Chizula Village is a remote village in the southern part of Malawi, Africa. Its isolated location makes it difficult to access or get supplies in and out of the village. Healthcare marks a particular problem for the locals — when the villagers encounter health issues, they end up having to travel over 20 kilometres to the nearest medical facility, Monkey Bay Government Hospital. As the main source of healthcare for the region, the hospital is underfunded and overburdened. It’s also a long way to travel on foot, which is the main mode of transport in Chizula Village.
For the past three years, Australian NGO Educaring Africa has been working to change that. Educaring Africa have been hard at work raising funds and constructing a medical facility that will help not only Chizula Village, but everyone in the region. The new clinic will provide affordable healthcare to over 40 villages in the surrounding area.
The clinic is named the ‘Tim Russell Community Medical Clinic’, after one of Educaring Africa’s close supporters who sadly passed away before the facility was complete. The clinic will have four consulting rooms, other services like cancer screening and HIV/AIDS testing, a full-functioning pharmacy and a space that can be used for community health talks.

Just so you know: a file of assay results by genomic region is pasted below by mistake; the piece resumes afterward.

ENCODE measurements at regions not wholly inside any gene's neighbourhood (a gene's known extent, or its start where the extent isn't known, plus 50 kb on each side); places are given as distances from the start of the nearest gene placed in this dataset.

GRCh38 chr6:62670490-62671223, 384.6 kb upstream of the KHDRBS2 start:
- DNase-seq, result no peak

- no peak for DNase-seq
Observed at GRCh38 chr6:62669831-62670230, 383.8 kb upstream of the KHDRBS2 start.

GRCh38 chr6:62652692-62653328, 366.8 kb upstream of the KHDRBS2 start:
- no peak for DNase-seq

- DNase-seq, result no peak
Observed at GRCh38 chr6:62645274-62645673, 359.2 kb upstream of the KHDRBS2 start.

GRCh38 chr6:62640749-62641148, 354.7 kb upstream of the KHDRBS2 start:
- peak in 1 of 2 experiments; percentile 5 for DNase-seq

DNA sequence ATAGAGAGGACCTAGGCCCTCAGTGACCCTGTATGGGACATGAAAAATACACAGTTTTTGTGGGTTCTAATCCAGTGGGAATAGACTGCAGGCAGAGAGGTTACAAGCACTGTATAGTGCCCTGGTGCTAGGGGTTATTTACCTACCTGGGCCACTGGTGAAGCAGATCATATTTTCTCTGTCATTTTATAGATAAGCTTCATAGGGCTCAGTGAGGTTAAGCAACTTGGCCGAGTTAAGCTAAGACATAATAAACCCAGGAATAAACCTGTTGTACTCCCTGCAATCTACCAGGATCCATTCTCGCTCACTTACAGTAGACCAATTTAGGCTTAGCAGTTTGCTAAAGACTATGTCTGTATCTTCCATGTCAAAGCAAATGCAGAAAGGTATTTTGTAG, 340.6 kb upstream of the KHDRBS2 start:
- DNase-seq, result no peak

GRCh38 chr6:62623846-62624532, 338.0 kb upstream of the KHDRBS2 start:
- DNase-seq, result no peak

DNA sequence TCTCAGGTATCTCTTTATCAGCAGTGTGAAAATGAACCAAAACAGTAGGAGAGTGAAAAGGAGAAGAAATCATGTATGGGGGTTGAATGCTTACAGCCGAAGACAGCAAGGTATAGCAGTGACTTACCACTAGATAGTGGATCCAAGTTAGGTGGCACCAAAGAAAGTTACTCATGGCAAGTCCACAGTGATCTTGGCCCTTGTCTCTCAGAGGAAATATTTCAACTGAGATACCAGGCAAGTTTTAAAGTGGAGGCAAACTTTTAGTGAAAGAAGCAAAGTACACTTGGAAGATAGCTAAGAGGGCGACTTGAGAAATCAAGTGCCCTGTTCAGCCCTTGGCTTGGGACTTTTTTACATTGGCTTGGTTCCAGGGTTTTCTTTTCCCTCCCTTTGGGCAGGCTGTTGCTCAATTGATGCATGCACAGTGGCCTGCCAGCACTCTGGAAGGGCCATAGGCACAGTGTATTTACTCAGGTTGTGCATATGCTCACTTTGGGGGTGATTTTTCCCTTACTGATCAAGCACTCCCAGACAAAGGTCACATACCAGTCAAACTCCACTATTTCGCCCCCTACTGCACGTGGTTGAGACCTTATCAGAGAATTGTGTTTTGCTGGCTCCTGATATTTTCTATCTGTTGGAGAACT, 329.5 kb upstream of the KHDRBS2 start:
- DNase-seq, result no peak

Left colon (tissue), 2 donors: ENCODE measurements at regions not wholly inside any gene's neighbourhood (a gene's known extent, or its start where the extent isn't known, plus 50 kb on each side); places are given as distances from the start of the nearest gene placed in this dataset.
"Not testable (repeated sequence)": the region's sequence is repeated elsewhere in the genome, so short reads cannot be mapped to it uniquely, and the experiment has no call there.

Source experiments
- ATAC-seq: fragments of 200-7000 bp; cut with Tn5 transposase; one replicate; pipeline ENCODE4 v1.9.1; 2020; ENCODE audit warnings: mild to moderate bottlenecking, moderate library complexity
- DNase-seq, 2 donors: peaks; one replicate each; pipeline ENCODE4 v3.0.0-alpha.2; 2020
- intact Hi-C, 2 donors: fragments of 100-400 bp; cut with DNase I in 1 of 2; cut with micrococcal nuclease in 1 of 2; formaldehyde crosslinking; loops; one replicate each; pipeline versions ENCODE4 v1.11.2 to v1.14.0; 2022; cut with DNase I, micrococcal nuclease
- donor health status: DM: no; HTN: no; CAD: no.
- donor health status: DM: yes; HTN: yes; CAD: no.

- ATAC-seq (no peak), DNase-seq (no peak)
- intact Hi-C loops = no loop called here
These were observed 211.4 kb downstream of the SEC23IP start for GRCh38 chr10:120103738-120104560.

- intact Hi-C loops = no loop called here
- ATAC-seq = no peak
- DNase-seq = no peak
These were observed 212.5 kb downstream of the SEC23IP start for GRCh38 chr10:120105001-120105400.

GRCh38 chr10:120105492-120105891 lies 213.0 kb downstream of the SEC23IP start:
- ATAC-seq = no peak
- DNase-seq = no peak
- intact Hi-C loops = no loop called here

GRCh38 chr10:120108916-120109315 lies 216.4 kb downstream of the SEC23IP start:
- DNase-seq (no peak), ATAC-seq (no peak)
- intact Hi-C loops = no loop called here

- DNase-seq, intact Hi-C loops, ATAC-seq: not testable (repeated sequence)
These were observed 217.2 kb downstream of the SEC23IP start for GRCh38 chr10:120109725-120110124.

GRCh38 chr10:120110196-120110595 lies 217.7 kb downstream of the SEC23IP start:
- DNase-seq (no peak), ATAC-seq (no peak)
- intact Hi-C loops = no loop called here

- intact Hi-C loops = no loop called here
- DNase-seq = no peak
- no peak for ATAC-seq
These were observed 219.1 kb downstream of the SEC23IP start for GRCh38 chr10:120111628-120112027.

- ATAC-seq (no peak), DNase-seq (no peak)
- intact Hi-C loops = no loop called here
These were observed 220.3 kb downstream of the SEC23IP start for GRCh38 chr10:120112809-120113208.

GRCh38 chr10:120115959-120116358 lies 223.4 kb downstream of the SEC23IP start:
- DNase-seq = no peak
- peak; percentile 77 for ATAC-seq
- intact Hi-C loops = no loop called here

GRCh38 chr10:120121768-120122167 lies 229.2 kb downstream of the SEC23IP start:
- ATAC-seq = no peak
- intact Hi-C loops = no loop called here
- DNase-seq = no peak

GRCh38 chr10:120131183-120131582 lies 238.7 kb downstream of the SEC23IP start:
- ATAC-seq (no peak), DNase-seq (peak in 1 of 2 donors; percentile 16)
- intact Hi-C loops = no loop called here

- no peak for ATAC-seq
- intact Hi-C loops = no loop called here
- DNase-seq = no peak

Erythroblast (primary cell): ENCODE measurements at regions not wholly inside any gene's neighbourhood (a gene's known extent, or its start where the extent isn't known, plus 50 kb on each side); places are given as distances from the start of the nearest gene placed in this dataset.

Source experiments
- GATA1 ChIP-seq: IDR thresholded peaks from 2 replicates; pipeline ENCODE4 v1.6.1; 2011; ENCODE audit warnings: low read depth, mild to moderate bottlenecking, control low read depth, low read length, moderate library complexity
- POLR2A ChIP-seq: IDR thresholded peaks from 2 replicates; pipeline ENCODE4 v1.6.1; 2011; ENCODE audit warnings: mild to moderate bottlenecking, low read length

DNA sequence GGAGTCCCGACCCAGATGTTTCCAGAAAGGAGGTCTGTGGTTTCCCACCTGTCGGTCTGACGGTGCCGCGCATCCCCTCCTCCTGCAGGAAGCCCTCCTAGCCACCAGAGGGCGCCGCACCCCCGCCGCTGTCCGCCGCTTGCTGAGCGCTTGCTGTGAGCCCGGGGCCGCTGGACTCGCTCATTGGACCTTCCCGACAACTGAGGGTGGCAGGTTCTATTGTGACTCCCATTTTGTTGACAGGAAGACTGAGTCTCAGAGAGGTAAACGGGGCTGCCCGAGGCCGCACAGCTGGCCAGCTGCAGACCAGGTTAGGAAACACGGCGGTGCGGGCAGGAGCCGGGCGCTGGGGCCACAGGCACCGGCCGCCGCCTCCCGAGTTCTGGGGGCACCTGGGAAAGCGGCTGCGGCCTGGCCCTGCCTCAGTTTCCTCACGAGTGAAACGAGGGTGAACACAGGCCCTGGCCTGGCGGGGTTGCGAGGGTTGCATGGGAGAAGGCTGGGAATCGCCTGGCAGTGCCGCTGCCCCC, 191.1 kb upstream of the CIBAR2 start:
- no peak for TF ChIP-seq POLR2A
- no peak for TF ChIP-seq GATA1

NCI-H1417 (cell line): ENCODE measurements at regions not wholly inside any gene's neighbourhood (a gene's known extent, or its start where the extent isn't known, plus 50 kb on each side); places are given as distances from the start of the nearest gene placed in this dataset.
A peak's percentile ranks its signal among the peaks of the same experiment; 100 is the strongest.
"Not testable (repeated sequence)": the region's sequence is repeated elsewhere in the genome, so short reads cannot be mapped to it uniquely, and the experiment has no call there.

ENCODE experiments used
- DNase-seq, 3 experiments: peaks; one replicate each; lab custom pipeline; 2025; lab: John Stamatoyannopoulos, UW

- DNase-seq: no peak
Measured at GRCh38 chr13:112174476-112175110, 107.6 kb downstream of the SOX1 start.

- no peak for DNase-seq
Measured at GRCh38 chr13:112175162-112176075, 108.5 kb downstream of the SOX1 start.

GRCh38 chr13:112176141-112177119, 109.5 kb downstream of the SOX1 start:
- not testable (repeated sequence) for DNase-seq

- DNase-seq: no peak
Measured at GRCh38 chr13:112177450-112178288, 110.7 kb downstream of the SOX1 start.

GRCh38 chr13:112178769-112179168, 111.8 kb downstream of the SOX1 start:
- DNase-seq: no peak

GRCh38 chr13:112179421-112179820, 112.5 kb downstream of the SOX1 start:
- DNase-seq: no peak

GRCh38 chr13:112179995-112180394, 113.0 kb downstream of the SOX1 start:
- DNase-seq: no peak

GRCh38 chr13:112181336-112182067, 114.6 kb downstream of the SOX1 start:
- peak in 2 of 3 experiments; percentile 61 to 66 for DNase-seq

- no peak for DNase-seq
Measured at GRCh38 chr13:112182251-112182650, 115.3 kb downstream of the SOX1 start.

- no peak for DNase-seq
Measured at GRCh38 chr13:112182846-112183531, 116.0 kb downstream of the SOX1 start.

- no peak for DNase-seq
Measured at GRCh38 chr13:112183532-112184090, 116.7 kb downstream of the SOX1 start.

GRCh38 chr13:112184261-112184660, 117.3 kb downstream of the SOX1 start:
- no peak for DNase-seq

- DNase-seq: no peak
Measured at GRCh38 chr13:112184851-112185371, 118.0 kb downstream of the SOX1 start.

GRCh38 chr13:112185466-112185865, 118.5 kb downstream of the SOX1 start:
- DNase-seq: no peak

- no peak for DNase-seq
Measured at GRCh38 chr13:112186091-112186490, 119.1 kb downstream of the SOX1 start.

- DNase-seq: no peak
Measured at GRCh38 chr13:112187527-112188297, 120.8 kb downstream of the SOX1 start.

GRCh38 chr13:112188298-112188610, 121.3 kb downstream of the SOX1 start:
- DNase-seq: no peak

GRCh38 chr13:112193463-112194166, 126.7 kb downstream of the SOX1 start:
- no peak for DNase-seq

The project has now entered its final phase, with external walls built and roofing complete. Sean’s Reece Grant will fund the purchase of septic tanks, toilets, a water tank and installation. It can be difficult to get these fixtures in Malawi, and the size of the clinic means high-quality plumbing is a must. Running water and functioning toilets are the last piece of the puzzle to get the clinic operating.
Sean Car, the founder of Educaring Africa, has always felt a close connection to the continent. After being diagnosed with a kidney tumour as a child, The Starlight Foundation funded his travels in Africa. When Sean recovered, he was determined to give back to the place he loved as a child. Sean was in Africa for another one of Educaring Africa’s projects when he visited Chizula. He saw a desperate need for proper medical facilities.
Sean dispatched the new products and fixtures in style. Before the shipping container was loaded onto a cargo boat in Melbourne, it was displayed for two weeks and covered in art by notable African artists, art students and the general public. Once the items arrive, Sean will travel to Malawi to oversee the final leg of the project. With the help of the Reece Grant, the Tim Russell Community Medical Clinic will open before the end of 2019.